Red Flag Law Gaining National Attention

Controversial Weapon Restriction Measure Could Become Law of the Land

~ by Rick Langenberg ~


Teller County elected leaders, law enforcement officials and gun ownership advocates have spoken in strong opposition to the infamous “Red Flag” law in Colorado, pointing their fingers at times at Democratic lawmakers and Governor Jared Polis.


But with the recent rash of deadly shootings to grip the nation, Teller leaders now may have to aim their political weapons at popular allies, including the GOP-controlled U.S. Senate and President Donald Trump.


The “Red Flag” law, which is designed to take guns away from those deemed to pose a danger to themselves and others, is making a big rebound across the country and receiving praise even from pro-gun and hawkish national figures, such as Republican Senator Lindsey Graham of South Carolina. “State red flag laws will provide the tools for law enforcement to do something about many of these situations before it’s too late,” said Graham, chairman of the Senate Judiciary Committee, in press reports last week.


Graham and Richard Blumenthal, a Democrat senator of Connecticut, have mulled a bipartisan proposal that mirrors the red flag law implemented in Colorado. Besides Colorado, red flag laws have been adopted in at least 16 other states and the District of Columbia Their plan even would offer a federal grant program to encourage states to take this action.


Graham is considered a strong ally of Trump and is known for repeatedly fighting the Democrats on a variety of issues, including the Moller report.  That was until the recent spate of deadly shootings.


It’s not certain how this will impact the local area. But to date, red flag legislation has stirred much local outrage. Sheriff Jason Mikesell even once stated that he would go to jail to protect the constitutional rights of citizens, including their rights to bear arms.


The Teller County commissioners approved a strongly-worded resolution opposing the state’s red flag law and recertifying the Second Amendment rights of citizens. Their measure stopped short of turning the area into a Second Amendment sanctuary, meaning that the county would refuse to enforce red flag orders issued by the court.


Instead, the sheriff’s office has opted for a cautionary case by case scenario in handling these orders.  Officials have hinted that the red flag law could be determined by a state-wide lawsuit.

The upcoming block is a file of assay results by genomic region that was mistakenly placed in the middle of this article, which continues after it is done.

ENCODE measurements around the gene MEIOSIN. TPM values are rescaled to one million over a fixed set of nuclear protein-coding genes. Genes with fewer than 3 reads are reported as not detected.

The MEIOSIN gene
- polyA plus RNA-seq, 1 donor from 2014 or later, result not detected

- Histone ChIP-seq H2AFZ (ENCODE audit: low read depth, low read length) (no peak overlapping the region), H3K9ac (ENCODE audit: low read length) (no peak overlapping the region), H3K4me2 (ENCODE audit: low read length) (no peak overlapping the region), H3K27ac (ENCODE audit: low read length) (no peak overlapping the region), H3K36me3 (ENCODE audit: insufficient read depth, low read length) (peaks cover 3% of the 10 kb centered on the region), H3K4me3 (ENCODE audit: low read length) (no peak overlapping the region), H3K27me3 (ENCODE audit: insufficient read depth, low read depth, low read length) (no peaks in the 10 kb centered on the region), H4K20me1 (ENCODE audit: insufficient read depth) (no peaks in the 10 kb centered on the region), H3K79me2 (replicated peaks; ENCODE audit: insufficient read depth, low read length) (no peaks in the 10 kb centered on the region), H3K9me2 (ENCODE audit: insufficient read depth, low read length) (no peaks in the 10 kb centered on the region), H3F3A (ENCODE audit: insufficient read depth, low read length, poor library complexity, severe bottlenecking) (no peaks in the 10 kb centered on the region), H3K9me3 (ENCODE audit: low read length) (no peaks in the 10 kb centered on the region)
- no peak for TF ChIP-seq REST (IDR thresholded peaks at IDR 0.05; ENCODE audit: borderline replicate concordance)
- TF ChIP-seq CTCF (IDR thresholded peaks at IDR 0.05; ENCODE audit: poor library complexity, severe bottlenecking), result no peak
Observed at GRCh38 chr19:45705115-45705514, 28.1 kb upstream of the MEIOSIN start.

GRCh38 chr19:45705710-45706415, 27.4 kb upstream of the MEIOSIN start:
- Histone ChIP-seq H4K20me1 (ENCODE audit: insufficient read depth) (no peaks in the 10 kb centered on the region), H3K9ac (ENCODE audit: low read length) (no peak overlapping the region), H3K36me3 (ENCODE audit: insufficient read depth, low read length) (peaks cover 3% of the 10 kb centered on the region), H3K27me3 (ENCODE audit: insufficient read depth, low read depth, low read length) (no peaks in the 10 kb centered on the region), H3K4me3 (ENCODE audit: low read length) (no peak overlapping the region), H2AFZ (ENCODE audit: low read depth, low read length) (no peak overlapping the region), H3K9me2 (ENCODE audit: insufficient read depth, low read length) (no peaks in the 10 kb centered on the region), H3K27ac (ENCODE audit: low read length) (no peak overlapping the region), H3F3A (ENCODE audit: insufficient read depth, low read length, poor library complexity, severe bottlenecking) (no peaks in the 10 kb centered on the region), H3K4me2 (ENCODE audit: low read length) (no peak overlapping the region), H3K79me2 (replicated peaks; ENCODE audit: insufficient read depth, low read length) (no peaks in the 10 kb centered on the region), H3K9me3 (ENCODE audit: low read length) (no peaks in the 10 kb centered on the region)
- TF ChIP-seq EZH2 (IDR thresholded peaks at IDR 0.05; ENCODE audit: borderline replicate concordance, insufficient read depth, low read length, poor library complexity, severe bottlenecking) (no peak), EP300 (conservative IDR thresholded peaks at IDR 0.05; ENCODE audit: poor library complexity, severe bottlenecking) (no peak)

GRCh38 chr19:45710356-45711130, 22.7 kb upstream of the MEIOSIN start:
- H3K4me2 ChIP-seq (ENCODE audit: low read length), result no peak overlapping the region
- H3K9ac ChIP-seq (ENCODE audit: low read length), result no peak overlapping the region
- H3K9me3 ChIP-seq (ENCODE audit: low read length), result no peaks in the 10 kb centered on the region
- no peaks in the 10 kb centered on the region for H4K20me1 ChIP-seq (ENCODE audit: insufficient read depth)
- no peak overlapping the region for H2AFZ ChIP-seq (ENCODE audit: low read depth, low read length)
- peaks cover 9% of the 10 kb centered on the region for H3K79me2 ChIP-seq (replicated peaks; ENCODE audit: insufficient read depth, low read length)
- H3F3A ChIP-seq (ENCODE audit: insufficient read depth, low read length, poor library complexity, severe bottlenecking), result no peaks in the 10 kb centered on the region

Teller County wasn’t alone in this battle, with most rural areas declaring a “over my dead body” attitude in enforcing red flag law legislation.


That staunch anti-gun restriction stand may now be under national fire, with more questions than answers.


Will the fight against the red flag law now be headed to Washington D.C., with local leaders having to aim their weapons at figures they previously supported? Or, have the bullets been removed from Teller’s staunch anti-red flag law campaign altogether?


These questions will be answered in the next few weeks.


The mass shootings that occurred in Texas and Ohio, resulting in 31 deaths, have altered the political chips slightly regarding this hotbed issue. Pressure is being applied on the National Rifle Association and congressional leaders and the president for some type of gun-control national legislation.


The red flag law could become that target, along with more modified background checks. In recent press statements, President Trump has indicated a desire for some type of compromise in the area of background checks and red flag law legislation.


But it’s too early to tell of the specific impacts. The political cards often are quite volatile in the arena of gun control.


During an earlier devastating school shooting in Florida, Trump indicated he may be willing to challenge the NRA, but quickly retreated.


Teller County sports one of the highest gun ownership rates in the nation on a per capita basis, and is clearly regarded as Gun Country, USA. Recent plans are underway to open up more designated shooting areas on public lands, and to even allow a gun club to use a Cripple Creek Police Department range. Attempts to impose gun restrictions have gotten a cold response and backfired for some state leaders, leading to recalls.


However, many wonder if the changing national political environment is now too much of an obstacle, even in Gun Country, USA.



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